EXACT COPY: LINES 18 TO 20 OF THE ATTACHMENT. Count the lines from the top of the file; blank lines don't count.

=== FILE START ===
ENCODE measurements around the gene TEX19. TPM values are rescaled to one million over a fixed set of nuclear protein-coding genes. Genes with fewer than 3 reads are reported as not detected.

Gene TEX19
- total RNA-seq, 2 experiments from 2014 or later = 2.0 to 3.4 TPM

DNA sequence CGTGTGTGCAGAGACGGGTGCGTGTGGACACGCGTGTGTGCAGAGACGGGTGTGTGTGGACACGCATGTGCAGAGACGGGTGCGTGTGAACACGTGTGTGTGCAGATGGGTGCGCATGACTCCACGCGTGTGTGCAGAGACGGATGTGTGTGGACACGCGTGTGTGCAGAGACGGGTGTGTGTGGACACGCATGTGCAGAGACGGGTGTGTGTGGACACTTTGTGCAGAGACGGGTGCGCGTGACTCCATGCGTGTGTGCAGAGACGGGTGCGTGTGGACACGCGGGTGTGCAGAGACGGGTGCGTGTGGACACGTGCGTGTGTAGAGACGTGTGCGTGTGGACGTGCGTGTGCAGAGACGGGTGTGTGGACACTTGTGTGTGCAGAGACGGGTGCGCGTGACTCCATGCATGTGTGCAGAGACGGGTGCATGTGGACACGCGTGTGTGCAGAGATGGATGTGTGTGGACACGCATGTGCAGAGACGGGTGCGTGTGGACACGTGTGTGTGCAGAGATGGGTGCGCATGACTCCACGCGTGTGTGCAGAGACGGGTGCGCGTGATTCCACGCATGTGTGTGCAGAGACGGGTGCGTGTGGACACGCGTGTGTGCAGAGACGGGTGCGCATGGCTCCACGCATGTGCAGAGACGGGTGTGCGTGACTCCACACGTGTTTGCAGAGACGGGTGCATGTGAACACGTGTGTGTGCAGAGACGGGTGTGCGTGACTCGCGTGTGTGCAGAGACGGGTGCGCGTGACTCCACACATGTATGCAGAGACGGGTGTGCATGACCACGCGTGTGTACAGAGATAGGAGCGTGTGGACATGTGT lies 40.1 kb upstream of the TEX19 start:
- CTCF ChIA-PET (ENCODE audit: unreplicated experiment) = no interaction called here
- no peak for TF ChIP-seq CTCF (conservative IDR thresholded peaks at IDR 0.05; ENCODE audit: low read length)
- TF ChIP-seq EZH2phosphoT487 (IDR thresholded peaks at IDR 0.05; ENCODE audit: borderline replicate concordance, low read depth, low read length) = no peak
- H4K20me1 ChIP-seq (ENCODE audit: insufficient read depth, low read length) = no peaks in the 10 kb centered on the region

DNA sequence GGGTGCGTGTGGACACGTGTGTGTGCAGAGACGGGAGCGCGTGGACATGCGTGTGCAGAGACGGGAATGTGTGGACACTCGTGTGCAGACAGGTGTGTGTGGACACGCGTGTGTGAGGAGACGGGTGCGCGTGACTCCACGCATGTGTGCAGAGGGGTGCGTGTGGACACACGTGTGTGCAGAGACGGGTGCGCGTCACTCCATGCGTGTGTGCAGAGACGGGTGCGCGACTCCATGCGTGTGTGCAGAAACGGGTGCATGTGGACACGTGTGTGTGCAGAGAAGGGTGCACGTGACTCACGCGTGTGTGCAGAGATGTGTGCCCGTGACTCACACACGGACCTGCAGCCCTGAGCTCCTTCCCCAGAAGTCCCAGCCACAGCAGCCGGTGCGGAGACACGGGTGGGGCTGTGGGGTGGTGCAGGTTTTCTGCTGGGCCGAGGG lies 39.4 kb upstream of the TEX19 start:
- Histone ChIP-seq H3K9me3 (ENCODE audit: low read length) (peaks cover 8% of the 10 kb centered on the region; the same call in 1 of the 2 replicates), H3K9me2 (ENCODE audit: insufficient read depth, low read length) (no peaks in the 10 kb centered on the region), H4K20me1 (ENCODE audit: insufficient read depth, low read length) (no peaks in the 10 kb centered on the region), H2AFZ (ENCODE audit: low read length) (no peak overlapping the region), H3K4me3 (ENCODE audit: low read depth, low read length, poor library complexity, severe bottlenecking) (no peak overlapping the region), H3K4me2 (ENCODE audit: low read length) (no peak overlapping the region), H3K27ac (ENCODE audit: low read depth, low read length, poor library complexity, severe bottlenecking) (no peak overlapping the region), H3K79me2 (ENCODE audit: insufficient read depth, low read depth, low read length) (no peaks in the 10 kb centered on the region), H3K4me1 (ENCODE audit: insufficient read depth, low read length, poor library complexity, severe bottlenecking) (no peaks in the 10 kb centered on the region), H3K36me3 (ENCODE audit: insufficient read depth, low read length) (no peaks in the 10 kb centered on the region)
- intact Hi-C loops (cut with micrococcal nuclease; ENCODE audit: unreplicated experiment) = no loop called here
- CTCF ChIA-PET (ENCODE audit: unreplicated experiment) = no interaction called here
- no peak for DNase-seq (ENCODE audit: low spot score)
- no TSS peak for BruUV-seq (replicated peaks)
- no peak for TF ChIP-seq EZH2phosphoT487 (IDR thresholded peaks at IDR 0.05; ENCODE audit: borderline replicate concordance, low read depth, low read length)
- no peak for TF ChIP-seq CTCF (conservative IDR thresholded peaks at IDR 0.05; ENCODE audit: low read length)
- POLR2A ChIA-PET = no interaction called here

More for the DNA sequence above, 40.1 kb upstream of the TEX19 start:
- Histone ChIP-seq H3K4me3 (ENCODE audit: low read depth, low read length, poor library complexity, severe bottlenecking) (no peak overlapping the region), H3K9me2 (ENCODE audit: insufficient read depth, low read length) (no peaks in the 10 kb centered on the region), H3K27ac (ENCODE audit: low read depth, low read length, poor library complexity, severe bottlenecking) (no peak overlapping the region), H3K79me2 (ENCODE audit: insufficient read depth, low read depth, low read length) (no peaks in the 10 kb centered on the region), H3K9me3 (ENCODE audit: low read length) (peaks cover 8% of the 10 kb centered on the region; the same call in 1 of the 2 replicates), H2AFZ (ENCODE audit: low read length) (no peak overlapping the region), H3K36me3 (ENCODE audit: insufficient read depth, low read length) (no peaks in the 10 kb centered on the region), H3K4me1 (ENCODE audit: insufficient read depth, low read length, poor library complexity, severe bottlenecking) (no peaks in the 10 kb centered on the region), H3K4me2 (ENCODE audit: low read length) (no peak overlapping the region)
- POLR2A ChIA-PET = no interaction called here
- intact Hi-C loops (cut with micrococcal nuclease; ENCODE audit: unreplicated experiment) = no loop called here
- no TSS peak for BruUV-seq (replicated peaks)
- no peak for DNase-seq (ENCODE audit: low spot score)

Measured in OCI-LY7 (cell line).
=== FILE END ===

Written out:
More for the DNA sequence above, 40.1 kb upstream of the TEX19 start:
- Histone ChIP-seq H3K4me3 (ENCODE audit: low read depth, low read length, poor library complexity, severe bottlenecking) (no peak overlapping the region), H3K9me2 (ENCODE audit: insufficient read depth, low read length) (no peaks in the 10 kb centered on the region), H3K27ac (ENCODE audit: low read depth, low read length, poor library complexity, severe bottlenecking) (no peak overlapping the region), H3K79me2 (ENCODE audit: insufficient read depth, low read depth, low read length) (no peaks in the 10 kb centered on the region), H3K9me3 (ENCODE audit: low read length) (peaks cover 8% of the 10 kb centered on the region; the same call in 1 of the 2 replicates), H2AFZ (ENCODE audit: low read length) (no peak overlapping the region), H3K36me3 (ENCODE audit: insufficient read depth, low read length) (no peaks in the 10 kb centered on the region), H3K4me1 (ENCODE audit: insufficient read depth, low read length, poor library complexity, severe bottlenecking) (no peaks in the 10 kb centered on the region), H3K4me2 (ENCODE audit: low read length) (no peak overlapping the region)
- POLR2A ChIA-PET = no interaction called here